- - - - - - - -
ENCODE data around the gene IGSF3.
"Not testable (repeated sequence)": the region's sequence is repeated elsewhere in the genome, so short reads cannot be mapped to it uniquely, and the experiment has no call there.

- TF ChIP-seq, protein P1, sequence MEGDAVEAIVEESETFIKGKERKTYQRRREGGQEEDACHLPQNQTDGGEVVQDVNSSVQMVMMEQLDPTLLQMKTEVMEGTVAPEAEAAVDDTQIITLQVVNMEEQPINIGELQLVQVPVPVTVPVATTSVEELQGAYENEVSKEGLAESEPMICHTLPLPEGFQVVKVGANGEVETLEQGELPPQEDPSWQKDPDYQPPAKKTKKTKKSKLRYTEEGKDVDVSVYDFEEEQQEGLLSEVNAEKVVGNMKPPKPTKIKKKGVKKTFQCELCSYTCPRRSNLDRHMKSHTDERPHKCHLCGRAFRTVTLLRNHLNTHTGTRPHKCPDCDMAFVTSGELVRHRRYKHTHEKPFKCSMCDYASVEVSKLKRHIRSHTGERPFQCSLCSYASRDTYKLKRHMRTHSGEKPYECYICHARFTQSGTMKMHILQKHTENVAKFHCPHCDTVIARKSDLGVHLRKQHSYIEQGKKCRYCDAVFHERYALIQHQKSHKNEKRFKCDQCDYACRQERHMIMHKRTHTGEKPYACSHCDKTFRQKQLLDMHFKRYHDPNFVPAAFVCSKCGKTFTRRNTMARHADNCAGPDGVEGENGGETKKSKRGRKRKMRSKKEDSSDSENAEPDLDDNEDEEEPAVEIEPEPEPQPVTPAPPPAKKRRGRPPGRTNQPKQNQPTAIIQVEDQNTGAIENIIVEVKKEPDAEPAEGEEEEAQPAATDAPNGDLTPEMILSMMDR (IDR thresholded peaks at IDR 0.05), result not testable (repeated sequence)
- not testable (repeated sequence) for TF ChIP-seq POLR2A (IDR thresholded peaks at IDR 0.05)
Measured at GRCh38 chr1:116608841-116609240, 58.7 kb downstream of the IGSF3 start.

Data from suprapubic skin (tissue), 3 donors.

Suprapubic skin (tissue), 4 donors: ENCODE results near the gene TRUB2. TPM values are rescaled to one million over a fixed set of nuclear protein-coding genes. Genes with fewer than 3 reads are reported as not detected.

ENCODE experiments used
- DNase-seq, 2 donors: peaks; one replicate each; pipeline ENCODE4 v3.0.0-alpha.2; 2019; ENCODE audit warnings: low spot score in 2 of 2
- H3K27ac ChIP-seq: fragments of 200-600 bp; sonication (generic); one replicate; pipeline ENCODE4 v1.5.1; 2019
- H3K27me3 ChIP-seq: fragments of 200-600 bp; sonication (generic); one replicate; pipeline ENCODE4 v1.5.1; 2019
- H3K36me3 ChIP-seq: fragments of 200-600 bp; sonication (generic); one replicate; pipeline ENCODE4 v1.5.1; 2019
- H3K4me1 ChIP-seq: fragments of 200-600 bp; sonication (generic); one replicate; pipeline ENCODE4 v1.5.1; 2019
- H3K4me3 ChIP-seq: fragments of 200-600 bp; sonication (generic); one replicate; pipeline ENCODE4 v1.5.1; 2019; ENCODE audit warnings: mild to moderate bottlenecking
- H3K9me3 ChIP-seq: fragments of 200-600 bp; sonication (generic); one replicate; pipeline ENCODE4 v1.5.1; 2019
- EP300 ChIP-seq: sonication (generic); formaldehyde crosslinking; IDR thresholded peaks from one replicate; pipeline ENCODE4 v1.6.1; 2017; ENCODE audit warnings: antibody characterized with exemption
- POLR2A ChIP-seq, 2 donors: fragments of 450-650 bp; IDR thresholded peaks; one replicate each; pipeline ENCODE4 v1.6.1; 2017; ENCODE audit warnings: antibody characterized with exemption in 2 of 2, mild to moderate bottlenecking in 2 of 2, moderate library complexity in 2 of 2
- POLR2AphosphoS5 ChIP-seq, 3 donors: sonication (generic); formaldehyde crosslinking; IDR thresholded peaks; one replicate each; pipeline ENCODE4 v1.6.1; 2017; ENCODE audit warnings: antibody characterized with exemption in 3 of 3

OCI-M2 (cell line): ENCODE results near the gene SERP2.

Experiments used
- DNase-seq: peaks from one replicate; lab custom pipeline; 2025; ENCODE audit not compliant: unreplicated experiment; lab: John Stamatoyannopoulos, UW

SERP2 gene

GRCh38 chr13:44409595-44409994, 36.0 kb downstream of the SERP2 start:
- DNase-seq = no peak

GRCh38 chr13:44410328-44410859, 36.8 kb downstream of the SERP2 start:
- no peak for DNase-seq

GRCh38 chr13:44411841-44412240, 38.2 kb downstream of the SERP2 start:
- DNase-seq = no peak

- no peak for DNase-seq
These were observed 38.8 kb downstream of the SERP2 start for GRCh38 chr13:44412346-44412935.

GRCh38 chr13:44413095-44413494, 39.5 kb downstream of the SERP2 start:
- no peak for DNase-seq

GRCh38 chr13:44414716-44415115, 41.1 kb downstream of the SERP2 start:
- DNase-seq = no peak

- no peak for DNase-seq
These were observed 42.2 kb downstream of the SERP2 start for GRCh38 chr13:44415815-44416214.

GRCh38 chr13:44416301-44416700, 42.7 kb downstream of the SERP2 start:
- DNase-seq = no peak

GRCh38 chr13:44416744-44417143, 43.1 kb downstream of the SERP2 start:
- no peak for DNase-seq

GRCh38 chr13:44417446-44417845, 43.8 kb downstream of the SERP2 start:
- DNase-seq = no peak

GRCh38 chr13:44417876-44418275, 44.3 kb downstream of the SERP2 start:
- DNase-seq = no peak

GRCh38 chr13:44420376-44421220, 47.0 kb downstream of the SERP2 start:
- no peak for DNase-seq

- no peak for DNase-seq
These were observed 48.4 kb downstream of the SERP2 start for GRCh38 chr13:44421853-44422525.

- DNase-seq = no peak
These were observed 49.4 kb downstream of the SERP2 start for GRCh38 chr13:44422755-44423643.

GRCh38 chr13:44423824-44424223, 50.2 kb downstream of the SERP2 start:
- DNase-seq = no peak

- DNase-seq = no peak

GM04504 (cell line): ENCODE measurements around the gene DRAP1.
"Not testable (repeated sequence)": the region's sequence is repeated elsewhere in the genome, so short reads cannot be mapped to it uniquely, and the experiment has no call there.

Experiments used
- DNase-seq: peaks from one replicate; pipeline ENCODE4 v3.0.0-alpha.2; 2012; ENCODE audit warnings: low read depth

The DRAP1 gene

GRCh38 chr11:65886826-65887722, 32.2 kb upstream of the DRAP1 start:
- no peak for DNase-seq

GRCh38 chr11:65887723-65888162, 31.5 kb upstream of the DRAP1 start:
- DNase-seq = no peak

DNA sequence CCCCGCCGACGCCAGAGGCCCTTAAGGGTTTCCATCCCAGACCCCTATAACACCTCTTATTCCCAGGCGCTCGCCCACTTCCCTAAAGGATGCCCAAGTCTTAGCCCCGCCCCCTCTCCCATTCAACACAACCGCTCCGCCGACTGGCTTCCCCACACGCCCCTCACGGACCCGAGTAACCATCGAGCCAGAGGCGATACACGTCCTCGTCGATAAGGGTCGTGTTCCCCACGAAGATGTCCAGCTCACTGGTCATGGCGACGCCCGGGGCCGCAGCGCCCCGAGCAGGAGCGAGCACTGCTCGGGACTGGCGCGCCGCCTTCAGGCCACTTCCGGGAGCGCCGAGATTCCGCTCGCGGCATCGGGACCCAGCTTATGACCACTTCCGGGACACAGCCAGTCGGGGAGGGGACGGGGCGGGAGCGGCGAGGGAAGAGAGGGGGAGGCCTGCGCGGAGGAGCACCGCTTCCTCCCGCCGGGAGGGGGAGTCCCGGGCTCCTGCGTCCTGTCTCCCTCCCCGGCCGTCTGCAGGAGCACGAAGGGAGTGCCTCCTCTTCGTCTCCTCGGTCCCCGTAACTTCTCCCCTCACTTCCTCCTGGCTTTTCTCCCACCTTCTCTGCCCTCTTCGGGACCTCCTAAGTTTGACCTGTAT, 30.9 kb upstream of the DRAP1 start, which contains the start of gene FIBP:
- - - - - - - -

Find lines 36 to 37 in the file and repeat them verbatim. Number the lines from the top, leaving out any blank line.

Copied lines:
These were observed 42.2 kb downstream of the SERP2 start for GRCh38 chr13:44415815-44416214.

GRCh38 chr13:44416301-44416700, 42.7 kb downstream of the SERP2 start: